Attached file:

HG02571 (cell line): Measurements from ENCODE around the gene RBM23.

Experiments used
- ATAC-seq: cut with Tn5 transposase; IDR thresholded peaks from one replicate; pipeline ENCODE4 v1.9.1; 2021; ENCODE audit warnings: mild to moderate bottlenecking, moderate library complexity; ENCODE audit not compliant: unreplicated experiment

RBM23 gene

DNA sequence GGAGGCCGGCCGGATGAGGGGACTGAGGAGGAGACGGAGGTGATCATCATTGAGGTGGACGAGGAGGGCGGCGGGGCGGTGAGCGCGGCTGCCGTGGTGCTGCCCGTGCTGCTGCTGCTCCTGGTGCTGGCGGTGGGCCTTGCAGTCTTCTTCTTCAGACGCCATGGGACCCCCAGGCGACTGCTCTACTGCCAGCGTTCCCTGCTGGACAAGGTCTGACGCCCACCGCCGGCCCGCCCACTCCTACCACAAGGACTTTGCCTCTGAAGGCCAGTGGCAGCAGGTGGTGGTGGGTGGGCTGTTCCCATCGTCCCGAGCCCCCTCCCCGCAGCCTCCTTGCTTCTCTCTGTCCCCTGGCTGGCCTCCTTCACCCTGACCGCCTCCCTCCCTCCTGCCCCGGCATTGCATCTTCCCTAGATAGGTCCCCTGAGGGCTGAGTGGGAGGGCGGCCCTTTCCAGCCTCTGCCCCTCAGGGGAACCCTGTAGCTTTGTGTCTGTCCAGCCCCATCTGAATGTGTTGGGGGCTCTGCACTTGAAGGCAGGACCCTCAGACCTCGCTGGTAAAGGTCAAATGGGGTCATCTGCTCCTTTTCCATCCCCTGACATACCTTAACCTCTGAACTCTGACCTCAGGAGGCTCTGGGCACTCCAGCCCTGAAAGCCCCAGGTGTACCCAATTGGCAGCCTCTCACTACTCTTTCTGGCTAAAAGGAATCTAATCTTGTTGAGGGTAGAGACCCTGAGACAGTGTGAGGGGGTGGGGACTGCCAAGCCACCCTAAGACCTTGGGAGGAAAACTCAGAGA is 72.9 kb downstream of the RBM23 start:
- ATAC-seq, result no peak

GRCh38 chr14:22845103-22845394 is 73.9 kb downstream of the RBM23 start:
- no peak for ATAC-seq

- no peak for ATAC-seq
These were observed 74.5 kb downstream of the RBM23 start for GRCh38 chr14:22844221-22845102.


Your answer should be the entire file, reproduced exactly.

HG02571 (cell line): Measurements from ENCODE around the gene RBM23.

Experiments used
- ATAC-seq: cut with Tn5 transposase; IDR thresholded peaks from one replicate; pipeline ENCODE4 v1.9.1; 2021; ENCODE audit warnings: mild to moderate bottlenecking, moderate library complexity; ENCODE audit not compliant: unreplicated experiment

RBM23 gene

DNA sequence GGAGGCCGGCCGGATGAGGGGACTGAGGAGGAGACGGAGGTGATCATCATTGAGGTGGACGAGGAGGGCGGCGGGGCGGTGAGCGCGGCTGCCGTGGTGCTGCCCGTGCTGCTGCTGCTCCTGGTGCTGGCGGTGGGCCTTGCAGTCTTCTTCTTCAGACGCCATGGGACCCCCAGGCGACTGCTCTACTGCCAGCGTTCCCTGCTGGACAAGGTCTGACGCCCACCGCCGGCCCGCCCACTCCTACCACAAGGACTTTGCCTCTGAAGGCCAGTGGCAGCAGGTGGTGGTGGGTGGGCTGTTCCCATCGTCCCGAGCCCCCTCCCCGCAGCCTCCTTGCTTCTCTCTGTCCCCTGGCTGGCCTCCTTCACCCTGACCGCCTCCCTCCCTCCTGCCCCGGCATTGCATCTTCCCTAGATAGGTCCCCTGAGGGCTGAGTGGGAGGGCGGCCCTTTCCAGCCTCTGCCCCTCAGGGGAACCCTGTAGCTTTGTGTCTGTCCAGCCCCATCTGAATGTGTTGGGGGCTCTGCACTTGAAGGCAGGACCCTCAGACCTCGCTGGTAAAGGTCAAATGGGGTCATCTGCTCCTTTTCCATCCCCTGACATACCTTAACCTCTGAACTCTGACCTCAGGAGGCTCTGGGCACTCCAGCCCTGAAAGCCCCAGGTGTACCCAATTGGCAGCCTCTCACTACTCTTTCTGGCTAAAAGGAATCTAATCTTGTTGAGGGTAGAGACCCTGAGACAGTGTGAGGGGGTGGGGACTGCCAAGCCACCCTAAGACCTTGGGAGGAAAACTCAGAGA is 72.9 kb downstream of the RBM23 start:
- ATAC-seq, result no peak

GRCh38 chr14:22845103-22845394 is 73.9 kb downstream of the RBM23 start:
- no peak for ATAC-seq

- no peak for ATAC-seq
These were observed 74.5 kb downstream of the RBM23 start for GRCh38 chr14:22844221-22845102.